Thursday, February 11, 2016

Hiking, Inversion, Almost-a-Single-Mother Blues

The inversion in Utah is SO BAD right now. In case you're wondering, that is when all the pollution is trapped inside the bowl of the mountains and the air quality is so terrible that it's dangerous to go outside. Until I moved here, I didn't know this happened outside of places like Hong Kong. So we are trapped inside, using inhalers and feeling gray.
 So today, we needed to get out. We drove a couple miles up into the canyon by our house, and hiked above the pollution line. It was pretty horrifying looking back down at the city, almost worse than being inside the city and losing sight of the mountains that are so close.

This is an unedited picture that I took yesterday. Those mountains are only like a mile away! Yikes!
Look at the smog in the right-hand picture! UGH! I live inside that smoke cloud. 

 At first, on our hike, the boys were shouting and laughing, racing back and forth up the mountain. Throwing snowballs and sliding down well-packed snow banks.
"I see a water fall! I hear a bird calling! Look at the water trickling in the mud!"
And I was thinking "Why don't we go on hikes EVERY DAY? This is amazing!"
I took some very cute pictures of the boys and was already planning on posting them with the following caption "So proud of the boys today, Grey and Micah ran the entire three miles of this hike, carrying all our snacks and water! And August walked the whole way too!"
And then.
They didn't.

Taking a little snack-break before they decided they were evil. 

A quarter mile from the peak, all hell broke loose. Grey and Micah stripped off their coats and started crying that they were too hot to walk anymore. August decided that he also needed his coat off. And his boots. And he wanted to walk barefoot in the snow.
I, very cruelly, wouldn't not let him take off his boots.
He refused to walk and fought being carried. He kicked and screamed, and pounded me with his fists, squirmed, smacked me in the face and tried to grab things out of my hands (like his own coat) and throw it off the mountain.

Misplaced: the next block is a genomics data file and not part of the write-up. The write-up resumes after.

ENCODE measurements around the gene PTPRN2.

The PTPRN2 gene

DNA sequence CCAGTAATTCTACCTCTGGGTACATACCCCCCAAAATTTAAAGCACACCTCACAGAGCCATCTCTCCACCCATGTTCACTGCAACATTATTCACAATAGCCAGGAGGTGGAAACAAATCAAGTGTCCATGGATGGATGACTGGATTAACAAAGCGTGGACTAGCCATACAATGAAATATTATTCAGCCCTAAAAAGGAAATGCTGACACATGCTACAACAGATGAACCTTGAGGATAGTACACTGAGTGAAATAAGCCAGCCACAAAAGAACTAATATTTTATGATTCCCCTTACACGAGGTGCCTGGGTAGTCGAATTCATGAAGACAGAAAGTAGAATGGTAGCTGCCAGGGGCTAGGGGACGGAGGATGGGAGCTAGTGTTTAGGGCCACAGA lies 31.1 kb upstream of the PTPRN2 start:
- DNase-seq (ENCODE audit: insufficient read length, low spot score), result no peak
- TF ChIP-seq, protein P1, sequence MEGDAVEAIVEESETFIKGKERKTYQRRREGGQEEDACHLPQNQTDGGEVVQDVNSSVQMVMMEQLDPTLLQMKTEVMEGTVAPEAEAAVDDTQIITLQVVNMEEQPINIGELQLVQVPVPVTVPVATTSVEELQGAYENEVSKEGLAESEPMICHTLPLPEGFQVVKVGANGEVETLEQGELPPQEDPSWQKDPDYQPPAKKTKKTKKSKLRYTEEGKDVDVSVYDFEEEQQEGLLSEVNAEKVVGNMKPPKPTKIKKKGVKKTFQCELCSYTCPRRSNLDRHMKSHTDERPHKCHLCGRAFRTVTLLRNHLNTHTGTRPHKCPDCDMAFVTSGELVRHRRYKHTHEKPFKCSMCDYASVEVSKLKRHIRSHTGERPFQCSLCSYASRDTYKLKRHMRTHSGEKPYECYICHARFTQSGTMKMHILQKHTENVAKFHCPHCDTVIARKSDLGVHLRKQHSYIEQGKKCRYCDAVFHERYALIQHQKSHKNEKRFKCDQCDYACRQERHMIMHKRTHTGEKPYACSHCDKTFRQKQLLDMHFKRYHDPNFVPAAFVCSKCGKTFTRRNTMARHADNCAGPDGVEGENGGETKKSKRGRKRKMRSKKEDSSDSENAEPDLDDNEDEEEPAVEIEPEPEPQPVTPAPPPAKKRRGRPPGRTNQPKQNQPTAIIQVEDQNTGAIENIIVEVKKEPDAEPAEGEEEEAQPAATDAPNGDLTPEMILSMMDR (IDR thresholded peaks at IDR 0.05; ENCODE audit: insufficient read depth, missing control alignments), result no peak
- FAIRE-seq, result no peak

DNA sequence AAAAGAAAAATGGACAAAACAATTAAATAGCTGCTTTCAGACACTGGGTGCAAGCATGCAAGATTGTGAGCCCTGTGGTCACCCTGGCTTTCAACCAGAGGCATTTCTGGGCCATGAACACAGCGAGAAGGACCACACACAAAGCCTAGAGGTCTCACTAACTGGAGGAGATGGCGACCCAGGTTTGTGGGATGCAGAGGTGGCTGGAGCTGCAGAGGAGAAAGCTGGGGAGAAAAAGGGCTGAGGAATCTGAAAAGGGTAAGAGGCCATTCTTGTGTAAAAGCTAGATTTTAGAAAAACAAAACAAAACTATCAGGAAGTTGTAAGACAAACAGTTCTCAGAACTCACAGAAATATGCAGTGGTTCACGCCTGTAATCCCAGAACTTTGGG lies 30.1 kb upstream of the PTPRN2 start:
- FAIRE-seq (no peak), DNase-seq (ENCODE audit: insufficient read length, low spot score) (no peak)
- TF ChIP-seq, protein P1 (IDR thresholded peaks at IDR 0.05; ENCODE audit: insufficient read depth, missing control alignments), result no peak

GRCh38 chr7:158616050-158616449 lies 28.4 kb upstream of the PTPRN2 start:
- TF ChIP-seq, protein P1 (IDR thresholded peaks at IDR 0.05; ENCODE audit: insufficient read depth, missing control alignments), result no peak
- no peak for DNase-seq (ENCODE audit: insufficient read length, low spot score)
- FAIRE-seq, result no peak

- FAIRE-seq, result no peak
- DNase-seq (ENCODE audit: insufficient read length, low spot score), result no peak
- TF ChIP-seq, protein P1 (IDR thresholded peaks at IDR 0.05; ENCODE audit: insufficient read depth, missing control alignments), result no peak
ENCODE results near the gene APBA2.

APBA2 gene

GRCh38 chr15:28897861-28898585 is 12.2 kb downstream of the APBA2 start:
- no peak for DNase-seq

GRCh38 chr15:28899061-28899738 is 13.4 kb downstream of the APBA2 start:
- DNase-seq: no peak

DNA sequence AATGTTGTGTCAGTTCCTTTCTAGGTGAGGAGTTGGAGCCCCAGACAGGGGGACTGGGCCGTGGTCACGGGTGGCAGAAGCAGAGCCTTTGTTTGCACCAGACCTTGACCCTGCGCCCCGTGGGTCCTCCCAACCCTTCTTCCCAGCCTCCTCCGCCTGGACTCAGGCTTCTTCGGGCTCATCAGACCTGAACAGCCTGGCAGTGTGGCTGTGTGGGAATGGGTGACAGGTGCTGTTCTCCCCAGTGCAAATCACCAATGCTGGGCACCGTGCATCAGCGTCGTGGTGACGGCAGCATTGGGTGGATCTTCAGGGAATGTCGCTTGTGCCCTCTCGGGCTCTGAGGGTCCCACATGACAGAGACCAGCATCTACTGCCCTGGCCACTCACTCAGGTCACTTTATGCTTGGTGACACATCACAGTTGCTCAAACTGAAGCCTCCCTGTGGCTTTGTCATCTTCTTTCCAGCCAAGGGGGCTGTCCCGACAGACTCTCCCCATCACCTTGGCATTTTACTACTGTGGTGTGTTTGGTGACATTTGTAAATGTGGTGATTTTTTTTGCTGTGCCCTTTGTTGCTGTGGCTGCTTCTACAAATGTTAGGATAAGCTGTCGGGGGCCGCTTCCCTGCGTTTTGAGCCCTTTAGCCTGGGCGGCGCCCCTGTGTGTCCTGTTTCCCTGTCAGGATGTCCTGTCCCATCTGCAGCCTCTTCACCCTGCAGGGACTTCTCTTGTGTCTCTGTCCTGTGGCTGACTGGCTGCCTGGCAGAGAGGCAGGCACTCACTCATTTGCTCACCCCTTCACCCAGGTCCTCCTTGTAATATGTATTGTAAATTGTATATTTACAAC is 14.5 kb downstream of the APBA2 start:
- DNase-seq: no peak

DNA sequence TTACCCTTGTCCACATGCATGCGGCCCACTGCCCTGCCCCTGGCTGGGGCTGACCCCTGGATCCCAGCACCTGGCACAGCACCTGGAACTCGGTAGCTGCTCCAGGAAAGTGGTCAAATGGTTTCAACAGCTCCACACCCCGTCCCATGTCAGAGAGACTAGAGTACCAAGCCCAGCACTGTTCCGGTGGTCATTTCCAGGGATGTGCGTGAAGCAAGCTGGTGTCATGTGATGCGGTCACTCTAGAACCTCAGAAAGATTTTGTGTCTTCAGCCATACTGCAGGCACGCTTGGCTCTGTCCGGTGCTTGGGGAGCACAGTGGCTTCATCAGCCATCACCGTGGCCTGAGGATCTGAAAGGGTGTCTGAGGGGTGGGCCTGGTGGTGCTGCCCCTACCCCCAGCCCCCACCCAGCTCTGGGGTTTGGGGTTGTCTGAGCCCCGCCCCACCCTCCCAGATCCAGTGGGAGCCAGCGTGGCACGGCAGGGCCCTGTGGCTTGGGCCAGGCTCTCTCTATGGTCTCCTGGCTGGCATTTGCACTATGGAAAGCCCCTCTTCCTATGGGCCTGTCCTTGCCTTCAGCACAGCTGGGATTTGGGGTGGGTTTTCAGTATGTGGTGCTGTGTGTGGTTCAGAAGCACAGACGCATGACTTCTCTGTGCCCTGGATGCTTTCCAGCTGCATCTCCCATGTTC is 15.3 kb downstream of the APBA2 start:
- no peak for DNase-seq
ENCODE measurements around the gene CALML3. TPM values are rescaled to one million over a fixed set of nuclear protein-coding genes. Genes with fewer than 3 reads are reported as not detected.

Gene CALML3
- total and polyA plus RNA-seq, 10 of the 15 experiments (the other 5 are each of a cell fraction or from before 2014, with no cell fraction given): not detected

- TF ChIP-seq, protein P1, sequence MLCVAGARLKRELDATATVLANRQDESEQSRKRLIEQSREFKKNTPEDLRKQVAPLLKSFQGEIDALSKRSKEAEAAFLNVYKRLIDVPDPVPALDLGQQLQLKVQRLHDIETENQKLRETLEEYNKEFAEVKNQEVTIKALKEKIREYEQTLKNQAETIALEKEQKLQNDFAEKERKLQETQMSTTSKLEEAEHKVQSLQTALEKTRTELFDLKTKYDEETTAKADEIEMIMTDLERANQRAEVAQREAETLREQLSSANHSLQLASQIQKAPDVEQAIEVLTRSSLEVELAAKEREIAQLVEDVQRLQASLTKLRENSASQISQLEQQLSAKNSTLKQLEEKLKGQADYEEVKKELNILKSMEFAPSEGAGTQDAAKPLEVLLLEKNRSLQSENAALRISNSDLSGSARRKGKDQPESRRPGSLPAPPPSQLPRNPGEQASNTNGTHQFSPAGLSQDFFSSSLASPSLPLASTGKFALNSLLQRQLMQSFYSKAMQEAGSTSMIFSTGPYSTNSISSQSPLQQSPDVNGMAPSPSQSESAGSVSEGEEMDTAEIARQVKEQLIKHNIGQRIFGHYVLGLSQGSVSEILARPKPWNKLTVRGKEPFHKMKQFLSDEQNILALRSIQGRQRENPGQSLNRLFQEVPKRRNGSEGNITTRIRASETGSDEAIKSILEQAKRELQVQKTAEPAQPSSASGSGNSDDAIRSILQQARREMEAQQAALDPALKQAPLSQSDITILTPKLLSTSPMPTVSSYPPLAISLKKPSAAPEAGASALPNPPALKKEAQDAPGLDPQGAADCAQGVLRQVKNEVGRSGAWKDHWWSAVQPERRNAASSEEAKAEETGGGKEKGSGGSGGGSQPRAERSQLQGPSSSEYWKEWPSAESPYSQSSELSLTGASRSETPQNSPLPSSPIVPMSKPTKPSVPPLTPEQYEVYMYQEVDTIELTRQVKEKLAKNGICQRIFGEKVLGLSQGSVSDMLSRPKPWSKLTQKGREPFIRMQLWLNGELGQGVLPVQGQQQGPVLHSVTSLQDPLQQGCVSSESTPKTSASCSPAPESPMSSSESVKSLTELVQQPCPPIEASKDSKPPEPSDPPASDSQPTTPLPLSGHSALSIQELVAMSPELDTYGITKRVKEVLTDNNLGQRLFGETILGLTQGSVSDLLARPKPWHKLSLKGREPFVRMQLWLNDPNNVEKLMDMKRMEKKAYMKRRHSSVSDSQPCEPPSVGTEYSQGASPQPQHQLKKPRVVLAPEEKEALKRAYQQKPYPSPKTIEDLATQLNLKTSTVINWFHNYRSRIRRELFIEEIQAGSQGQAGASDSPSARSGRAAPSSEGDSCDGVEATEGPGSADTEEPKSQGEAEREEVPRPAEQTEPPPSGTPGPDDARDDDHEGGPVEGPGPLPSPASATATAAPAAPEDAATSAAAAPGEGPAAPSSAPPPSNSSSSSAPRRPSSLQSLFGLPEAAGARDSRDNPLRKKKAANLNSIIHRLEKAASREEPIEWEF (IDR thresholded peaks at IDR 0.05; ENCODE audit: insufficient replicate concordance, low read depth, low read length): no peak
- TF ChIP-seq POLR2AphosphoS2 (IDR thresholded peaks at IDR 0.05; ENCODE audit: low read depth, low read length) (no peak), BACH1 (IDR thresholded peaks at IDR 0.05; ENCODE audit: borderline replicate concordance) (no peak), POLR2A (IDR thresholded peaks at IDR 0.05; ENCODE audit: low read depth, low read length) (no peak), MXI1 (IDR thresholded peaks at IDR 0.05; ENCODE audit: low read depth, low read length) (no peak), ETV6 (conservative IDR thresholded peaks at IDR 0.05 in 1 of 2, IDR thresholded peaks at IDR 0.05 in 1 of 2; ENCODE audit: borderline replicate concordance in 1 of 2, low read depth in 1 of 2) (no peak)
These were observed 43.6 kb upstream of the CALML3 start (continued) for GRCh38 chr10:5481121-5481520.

The boys didn't want to carry or wear their own coats- but instead were like "Fine. I don't care. Leave them here on the mountain."
THEN, when I almost slipped off the muddy/icy path and could have fallen and gotten very hurt, Micah said, "I don't want you to fall off the mountain, because I need to you to make me a cloak and a bag!"
"You don't want me to die, so that I can make you a cloak?" I asked.
"AND A BAG!" he yelled.
"Wouldn't you be sad not to have a mother? Or only sad about the cloak and bag?"
And he shrugged and said, "Eh."
Which did not make me feel better.

So I ended up dragging/wrestling/carrying three pathetic boys the mile and a half back to the car (it felt MUCH LONGER on the way back). About half way back, I finally yanked August's boots off him, hoping to pacify him into letting me hold him. He screamed himself to sleep in my arms and then, of course, woke up when I tried to stick him back in the car.
So I had to physically restrain him (which, for some reason, is amazingly difficult, considering how small he is) while I forced him into a carseat and he screamed "NO BUCKLE! NO BUCKLE! NO BUCKLE!" Luckily we were only about 5 miles from home, so once we were in the car- I only had to deal with the screaming for another ten minutes.
Now everybody is in bed (not napping, mind you. Having forced "quiet time") and I am writing this because Travis is out of town.
And when he leaves, I often go days in a row without speaking to any other adults.
Which, in case you're wondering, kind of sucks even more than hiking with three kids. But not as much as inversion.


Monday, February 8, 2016

Our Pretty House - a Tour

Over the weekend, we had a photographer come take family pictures in our home. She came at 11, which means that I was frantically cleaning from 8am to 10:45am and by 10:50, our house looked the best that it's ever looked! I was excited, so in the ten minutes that we waited for her to come, I ran around and took pictures of each room in the house.
I'm excited to give you guys a house tour (Uh, yes. It includes THIRTY pictures. Hope that's cool.)
As this is our first house, we've been working really hard to make it feel like us. We've painted the walls, restained the floors, hung up a lot of pictures and slowly been accumulating furniture that we love.
Some areas of the house, like the basement, are not even close to being finished. (Notice, I didn't include any pictures of the bathroom or laundry room downstairs. That's because it's basically stained sheetrock and open ceilings still!)
But other areas of the house, like my bedroom and the upstairs living room, feel really good. I love them and feel so at home and happy there. I'm not constantly wincing or saying "We need a new lap there and should really replace the desk, soon."
Also, I included a few pictures of our house from Instagram (#littlepitcherhomestead) because there are a few good shots that you didn't get to see in this tour, like the outside view, or our pretty new desk, or those lovely black and white pictures of my grandmothers above the kitchen table.